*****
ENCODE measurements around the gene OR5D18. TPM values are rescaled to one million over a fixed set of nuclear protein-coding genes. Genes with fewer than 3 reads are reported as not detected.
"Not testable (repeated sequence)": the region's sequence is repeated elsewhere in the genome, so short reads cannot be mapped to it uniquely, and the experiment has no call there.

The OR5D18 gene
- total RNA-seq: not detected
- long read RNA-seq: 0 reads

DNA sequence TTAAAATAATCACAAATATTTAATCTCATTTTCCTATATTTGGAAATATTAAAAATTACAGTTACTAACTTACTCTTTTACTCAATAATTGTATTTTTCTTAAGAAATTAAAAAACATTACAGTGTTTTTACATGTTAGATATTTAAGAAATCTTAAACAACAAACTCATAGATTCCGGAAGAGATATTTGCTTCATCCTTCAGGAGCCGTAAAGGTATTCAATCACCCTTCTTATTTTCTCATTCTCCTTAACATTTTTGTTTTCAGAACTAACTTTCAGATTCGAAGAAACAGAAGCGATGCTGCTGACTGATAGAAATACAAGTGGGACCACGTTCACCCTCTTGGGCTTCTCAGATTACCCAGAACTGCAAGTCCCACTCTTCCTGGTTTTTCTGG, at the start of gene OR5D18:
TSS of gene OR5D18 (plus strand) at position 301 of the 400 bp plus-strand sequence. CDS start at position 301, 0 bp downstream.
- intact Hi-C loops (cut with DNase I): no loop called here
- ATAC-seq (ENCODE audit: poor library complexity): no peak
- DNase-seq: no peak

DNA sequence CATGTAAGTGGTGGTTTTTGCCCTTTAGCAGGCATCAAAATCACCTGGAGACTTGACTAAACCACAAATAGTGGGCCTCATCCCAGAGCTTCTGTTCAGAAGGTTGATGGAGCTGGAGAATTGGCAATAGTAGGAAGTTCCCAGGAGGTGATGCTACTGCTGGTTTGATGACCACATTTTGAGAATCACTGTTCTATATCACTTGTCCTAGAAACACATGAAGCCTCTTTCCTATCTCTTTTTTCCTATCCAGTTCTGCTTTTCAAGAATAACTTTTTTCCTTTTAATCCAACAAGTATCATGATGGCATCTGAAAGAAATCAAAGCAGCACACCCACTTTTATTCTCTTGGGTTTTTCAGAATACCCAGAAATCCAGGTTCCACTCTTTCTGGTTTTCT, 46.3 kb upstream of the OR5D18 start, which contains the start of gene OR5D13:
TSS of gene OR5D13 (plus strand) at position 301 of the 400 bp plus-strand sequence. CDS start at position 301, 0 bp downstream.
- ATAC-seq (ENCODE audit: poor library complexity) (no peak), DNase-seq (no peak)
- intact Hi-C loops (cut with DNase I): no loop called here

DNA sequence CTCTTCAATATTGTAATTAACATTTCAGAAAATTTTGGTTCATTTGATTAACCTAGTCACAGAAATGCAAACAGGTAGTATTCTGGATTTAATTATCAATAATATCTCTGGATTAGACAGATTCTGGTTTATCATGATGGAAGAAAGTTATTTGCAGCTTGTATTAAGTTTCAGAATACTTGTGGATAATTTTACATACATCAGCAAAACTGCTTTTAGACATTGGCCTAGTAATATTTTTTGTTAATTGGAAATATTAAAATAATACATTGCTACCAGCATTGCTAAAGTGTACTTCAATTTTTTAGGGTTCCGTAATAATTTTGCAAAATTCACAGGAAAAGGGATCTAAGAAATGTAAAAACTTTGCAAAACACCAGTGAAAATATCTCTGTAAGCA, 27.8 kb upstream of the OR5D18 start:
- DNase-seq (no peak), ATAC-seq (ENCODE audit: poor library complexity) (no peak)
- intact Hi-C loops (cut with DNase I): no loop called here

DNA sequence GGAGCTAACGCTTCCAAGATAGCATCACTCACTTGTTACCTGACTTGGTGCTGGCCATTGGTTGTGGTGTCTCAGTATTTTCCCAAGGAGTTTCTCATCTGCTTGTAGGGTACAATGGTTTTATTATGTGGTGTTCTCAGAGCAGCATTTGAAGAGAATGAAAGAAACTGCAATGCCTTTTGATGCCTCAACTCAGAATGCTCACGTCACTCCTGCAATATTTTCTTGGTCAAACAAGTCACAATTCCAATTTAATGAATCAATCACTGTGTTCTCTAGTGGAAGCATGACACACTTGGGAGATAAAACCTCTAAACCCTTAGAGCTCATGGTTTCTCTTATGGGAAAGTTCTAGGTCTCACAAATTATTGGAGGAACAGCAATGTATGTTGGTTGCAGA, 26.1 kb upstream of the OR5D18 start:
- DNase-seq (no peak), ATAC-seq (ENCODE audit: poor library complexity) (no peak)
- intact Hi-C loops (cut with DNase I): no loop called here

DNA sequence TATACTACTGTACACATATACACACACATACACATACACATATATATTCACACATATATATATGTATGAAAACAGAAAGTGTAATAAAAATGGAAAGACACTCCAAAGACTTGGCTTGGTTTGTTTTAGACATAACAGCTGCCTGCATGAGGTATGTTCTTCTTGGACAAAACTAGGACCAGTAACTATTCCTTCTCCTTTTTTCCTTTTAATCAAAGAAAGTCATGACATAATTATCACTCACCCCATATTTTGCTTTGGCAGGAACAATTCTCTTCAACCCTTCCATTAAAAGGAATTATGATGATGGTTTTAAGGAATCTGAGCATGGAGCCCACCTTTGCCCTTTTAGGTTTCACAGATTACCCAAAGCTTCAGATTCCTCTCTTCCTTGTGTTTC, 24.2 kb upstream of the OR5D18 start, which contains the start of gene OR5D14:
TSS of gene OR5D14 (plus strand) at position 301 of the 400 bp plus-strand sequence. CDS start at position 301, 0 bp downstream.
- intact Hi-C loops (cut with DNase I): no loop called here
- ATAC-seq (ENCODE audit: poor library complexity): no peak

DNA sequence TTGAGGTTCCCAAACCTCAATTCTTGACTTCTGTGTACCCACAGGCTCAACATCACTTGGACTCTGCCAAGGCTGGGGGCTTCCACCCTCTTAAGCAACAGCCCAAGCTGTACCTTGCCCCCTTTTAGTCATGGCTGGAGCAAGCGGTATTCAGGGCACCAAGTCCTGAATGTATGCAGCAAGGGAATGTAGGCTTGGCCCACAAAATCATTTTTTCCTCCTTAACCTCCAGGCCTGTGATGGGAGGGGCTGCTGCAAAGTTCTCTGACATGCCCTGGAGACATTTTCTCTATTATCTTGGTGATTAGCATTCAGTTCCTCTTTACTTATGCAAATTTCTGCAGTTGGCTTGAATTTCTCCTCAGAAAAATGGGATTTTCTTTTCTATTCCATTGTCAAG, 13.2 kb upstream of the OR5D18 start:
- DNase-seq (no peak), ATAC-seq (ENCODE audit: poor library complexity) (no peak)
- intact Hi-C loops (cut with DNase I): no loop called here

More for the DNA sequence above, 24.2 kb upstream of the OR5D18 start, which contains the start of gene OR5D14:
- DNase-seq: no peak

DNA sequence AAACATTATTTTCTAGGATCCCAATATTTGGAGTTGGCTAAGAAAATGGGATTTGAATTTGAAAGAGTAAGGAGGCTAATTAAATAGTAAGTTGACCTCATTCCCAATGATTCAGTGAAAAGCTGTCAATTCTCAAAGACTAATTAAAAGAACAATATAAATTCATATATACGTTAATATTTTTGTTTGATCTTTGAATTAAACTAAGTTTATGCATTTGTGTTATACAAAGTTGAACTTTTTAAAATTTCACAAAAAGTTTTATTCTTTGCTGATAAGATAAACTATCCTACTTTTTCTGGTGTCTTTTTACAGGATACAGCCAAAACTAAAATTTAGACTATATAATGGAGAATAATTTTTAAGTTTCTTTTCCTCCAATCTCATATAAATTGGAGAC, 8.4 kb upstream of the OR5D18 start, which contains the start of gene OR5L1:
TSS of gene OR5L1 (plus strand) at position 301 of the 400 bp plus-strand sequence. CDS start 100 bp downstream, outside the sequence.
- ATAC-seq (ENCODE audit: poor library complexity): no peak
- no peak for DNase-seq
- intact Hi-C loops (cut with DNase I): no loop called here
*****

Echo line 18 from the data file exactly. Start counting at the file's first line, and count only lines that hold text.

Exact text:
DNA sequence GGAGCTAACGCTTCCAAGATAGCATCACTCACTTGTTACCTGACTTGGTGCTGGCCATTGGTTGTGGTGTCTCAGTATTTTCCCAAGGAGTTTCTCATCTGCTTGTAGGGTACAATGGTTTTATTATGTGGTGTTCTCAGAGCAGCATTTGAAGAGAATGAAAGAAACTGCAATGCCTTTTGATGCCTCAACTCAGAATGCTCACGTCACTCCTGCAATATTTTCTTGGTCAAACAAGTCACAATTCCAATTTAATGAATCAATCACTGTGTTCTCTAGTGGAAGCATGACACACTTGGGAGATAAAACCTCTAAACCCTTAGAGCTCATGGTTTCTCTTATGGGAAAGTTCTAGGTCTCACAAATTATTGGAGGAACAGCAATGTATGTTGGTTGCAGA, 26.1 kb upstream of the OR5D18 start: